A voice of her own

Poorna Kulkarni
Tuesday, 15 October 2019

LGBTQ+ activist and award-winning photographer Monisha Ajgaonkar talks about her projects and how she is advocating for rights of the gay community

Ever since Section 377 was revoked, decriminalising homosexuality, there have been celebrations across the country. The LGBTQ+ community has found their voice. But their struggles are far from over. There are many LGBTQ+ activists who are doing their bit to help the community overcome the challenges. A few write, others direct films and a few others highlight the problems through photo stories. Monisha Ajgaonkar, LGBTQ+ activist-photographer and founder of The Photo Diary, is trying to bring about a change through her stunning visuals.    

THE PHOTO DIARY
Ajgaonkar launched The Photo Diary in 2013. Recently, she was honoured with two prestigious awards. She received India’s Most Prominent Women Empowerment Award by Geeta Phogat and Sudha Chandran. She was also adjudged Best Candid Photographer by International Fame Awards (IFA) Thailand 2019. Kangana Ranaut gave away the award. 

Talking about how she approaches different subjects, she says, “If it’s wedding photography, we discuss the concept with the couple and plan the shoot. For candid photographs, we just capture the moment,  there’s no planning involved. If we do a theme-based shoot on subjects like LGBTQ+, the images talk about the rights of the community. Being gay, I wanted to talk about lesbians and their rights. I did a lot of stories on my personal life and thought how I could make use of them to communicate with the audience.” 

Speaking about the objective of The Photo Diary, she says, “When I planned to start the company, I wanted to do wedding photography in a very different format. When we do a video shoot, we keep in mind that it has to be a fun content which the bride and groom, along with their family, can relate to. When they watch it, they must have laughing memories with emotions. We are more into creative and fun stuff yet keep sentiments in the content.”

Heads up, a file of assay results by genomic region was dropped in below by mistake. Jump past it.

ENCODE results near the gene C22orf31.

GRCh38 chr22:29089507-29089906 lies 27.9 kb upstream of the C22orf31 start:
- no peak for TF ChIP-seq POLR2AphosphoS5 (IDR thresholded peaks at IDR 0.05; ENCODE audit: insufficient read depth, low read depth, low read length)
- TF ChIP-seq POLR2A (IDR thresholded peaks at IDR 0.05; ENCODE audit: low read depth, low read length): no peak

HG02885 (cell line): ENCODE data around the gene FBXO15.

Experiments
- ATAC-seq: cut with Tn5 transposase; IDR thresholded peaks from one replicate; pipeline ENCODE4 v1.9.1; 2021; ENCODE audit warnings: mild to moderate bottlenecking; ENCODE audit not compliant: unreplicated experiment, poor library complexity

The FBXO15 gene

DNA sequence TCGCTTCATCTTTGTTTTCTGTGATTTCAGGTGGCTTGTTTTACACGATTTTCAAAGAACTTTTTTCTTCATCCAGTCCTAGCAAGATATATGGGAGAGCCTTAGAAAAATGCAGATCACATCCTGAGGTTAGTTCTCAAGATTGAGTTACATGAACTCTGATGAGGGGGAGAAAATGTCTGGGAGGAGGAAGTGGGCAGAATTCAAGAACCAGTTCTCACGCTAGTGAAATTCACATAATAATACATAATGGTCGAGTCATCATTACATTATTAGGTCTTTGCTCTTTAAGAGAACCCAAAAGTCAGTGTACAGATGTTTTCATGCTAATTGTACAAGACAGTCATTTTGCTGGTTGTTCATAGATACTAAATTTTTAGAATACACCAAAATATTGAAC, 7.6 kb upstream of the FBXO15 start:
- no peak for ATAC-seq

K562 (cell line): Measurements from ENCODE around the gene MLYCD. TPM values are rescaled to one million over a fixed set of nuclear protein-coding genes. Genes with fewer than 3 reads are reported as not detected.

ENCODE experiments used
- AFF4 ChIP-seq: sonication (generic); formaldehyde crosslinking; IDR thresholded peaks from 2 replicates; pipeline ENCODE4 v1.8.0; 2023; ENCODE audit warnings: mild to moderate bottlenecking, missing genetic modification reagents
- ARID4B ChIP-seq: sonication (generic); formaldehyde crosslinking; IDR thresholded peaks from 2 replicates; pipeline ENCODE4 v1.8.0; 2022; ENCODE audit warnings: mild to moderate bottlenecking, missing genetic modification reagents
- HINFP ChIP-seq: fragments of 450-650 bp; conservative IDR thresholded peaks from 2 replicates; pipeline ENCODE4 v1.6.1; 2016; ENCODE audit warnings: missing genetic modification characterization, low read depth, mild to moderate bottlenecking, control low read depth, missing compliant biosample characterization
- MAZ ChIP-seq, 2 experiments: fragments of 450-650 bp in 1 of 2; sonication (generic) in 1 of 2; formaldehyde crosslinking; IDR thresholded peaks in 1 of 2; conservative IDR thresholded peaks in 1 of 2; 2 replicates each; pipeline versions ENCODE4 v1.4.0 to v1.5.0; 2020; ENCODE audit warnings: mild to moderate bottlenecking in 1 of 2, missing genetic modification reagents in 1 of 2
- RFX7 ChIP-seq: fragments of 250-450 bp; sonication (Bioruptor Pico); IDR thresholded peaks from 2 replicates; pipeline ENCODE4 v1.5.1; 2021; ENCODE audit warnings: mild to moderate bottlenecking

A PICTURE IS WORTH A THOUSAND WORDS
Talking about the projects she undertook, she says, “There are so many projects that are close to my heart. I have done several wedding shoots; the clients have become like family now. Also, under LGBTQ+ theme I have done many projects. I loved doing L: Love matters with Ogilvy in 2018 which speaks about the current issues lesbians deal with. When we google ‘lesbian’, we get more explicit content so through this project we wanted to talk about how normal this is.” This photo story was featured worldwide and won an award at DMA Asia Echo Awards.”

Another project she did was Blossom, featuring Sushant Divgikr, in July 2019. It is a colourful photo series that has Sushant as the muse who is transitioning from a young boy scared to open up due to societal pressures to finally becoming the diva that he is today.

FINDING HER IDENTITY
Ajgaonkar, who came out of the closet in her early 20s, faced a lot of challenges. “I had one thing clear in mind that I will not speak to my family about it till the day I earn. But when I used to stay in Bandra, an article on me was published and that is when my dad got to know that I am gay. He didn’t accept the fact, however, today, I have a cordial relationship with my sister. When it came to friends, they did support me a lot and it also showed me who all are genuinely there for me and who aren’t,” she says.

She adds that her work is her primary source of happiness. “Whatever I am, it is all because of my work. I make sure I am always doing something different as compared to others, else there’s no point of me being an artist. I tell myself that I must be an artist who does work that will inspire people,” says Ajgaonkar  who is also an ardent animal lover.

The talented photographer sees herself in a space where there is more inclusiveness and acceptance. “Currently, I am planning to move abroad. I know that I can get married there because a lot of people in India I dated earlier are still in the closet. Also, as an activist, I want to highlight things that they are not comfortable talking about. When I did the transgender shoot, a lot of people showed the article to their families and sent me messages on Instagram. It felt so good to see that my photostories and interviews have helped,” she says. 

About the change in mindset here, she says, “With the repealing of Section 377, clients have changed their attitude. I also had college interns who were excited to work at The Photo Diary. It’s so heartwarming to see this change. My aim is to keep making art and have a competition with self.”

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